Chinese politics is weighing on the performance of the country's online teaching firms.
One of the worst-performing exchange-traded funds (ETFs) so far in 2021 has been the Rize Education Tech and Digital Learning ETF (LSE:LERN). Measured to 13 July, the ETF saw a loss of 28.9% in sterling terms. In comparison, the MSCI All-Country World Index returned 11.9%.
The Rize ETF aims to invest in a basket of companies that will potentially benefit from the increased adoption of digital learning technology. The requirement of many school pupils and universities to shift to online learning during the pandemic last year saw bullish sentiment around such companies.
It might be tempting to conclude that this year’s poor performance is due to the reopening and return of in-person learning in some parts of the world. While it is possible this is weighing on share prices of some holdings, the source of the ETF's performance can be found elsewhere: Chinese politics.
According to the ETF’s latest factsheet, around one-quarter of the portfolio are Chinese companies. In recent years, China has experienced a boom in online private tutoring, largely due to the country’s hyper-competitive education system. Now, the Chinese government wants to rein this in.
According to reports, Chinese parents feel forced to spend ever increasing amounts on online private tutoring. These costs, the government supposedly fears, are discouraging couples from having children. Amid concerns about China’s ageing population, the government has launched a crackdown on such companies.
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This crackdown will include a ban on online and offline tutoring on weekends during term time. According to Reuters, it is estimated that these new rules could see tutoring companies lose as much as 80% of their revenue. And when expected revenues fall, so do share prices.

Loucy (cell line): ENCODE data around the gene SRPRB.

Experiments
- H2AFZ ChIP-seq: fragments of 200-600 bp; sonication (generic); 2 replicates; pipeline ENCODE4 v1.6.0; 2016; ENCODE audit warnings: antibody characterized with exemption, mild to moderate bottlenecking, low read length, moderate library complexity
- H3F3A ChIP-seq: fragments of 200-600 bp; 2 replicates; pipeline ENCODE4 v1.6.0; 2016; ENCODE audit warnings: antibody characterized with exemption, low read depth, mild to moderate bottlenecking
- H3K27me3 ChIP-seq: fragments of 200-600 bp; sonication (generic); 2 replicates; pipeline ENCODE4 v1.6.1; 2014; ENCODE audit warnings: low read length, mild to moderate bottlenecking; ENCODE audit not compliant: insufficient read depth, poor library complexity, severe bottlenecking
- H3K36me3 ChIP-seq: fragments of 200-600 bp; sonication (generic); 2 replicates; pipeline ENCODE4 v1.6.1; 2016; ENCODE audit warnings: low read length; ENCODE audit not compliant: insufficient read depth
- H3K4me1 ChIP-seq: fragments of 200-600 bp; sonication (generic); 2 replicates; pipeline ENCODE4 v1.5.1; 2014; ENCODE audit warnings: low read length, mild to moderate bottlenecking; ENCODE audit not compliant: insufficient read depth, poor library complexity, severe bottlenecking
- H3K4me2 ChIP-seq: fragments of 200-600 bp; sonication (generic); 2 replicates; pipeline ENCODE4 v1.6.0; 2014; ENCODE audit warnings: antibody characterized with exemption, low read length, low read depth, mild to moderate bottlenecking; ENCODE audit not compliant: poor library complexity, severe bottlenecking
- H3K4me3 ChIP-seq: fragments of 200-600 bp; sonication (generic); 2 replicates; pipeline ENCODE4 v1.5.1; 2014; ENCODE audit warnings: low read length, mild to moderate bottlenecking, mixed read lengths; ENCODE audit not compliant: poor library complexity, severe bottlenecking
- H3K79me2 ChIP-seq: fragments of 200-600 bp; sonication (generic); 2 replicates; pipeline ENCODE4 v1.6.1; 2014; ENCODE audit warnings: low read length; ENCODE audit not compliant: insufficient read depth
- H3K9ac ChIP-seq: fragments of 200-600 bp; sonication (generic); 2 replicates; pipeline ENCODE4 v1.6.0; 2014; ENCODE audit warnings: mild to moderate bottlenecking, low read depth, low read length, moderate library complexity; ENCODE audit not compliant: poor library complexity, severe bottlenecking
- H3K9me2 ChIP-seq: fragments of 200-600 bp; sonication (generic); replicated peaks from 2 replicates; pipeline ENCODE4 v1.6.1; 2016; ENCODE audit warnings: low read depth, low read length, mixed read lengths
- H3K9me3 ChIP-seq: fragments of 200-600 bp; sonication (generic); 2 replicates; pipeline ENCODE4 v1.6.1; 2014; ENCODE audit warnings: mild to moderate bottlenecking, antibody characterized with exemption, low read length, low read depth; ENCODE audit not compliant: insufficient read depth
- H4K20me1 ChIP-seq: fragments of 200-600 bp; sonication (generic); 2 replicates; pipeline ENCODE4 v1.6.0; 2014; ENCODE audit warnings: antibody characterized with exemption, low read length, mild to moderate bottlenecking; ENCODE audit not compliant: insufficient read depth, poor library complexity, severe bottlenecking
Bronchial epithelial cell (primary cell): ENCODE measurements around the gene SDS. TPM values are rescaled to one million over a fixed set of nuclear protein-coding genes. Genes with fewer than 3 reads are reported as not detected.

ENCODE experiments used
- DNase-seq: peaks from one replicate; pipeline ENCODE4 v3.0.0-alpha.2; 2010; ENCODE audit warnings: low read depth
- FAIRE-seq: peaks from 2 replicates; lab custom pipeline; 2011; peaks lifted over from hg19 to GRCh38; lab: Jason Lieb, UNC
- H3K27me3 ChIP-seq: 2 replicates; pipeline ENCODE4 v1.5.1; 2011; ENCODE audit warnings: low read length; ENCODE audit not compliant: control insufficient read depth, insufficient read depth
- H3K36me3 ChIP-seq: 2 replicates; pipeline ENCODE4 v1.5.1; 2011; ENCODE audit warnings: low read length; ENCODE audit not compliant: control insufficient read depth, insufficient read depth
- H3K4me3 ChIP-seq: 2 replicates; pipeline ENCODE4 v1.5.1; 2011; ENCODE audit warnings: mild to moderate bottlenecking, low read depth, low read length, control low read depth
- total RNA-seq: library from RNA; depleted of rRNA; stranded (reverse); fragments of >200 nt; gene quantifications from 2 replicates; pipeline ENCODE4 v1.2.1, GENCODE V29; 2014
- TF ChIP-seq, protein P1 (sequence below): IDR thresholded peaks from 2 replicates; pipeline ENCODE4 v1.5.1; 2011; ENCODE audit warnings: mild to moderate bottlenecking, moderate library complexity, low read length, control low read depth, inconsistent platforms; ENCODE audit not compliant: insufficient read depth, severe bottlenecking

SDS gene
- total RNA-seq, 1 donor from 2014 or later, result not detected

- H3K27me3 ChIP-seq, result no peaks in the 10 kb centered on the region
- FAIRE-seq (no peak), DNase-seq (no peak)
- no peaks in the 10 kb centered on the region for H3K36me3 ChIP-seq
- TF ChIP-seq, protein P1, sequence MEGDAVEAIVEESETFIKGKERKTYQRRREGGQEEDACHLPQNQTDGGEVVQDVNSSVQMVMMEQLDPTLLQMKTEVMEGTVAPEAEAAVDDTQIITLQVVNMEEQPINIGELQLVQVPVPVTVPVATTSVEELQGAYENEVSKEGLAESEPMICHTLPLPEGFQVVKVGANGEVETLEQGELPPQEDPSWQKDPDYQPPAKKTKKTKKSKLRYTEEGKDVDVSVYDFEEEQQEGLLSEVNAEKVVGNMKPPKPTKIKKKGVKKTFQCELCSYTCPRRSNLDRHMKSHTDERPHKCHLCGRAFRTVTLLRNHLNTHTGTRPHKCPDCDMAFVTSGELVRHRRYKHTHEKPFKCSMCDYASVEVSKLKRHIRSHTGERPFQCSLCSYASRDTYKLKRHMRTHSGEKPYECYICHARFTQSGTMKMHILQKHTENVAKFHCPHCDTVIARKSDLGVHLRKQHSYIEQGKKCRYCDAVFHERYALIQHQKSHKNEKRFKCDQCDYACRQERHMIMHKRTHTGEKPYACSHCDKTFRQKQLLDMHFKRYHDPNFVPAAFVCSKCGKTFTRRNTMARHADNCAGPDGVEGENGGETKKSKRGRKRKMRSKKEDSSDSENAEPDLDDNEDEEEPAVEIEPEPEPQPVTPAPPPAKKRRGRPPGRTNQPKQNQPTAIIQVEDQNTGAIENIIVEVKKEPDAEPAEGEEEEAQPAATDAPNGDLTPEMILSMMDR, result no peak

One such company is New Oriental Education & Technology Group Inc ADR (NYSE:EDU), one of China’s leading private education providers. This company currently accounts for around 6% of the ETF’s portfolio. Year-to-date, it is down by over 60%. Another example is TAL Education Group ADR (NYSE:TAL), which provides after-school education for students in China. The company is currently around 4% of the ETF’s portfolio and has lost almost 70% year-to-date.
China’s anti-tech crackdown
However, there has also been wider negative sentiment around Chinese tech stocks, and China’s leading online education firms have been caught up in this. One part of this anti-tech crackdown in China has been increased scrutiny by the Communist Party of China of companies that have listings abroad, particularly in the US. To get around Chinese laws around foreign investment, companies such as Alibaba (NYSE:BABA) and Tencent (SEHK:700) have used so-called Variable Interest Entities (VIE). This entails the Chinese company setting up an offshore entity, usually registered in the Cayman Islands. The shares in this entity are then sold on an exchange to foreign investors, skirting the restrictions.
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This arrangement has largely been tolerated by the Chinese authorities. However, the government now wants to start requiring firms going public in this way to first seek approval. This could also require existing firms with an offshore VIE structure to seek approval before issuing new shares.
This has created some uncertainty among investors about the longevity of Chinese companies listed on foreign exchanges. The two Chinese education companies in the portfolio mentioned above are both listed on the New York Stock Exchange and are therefore seen as potentially at risk too.
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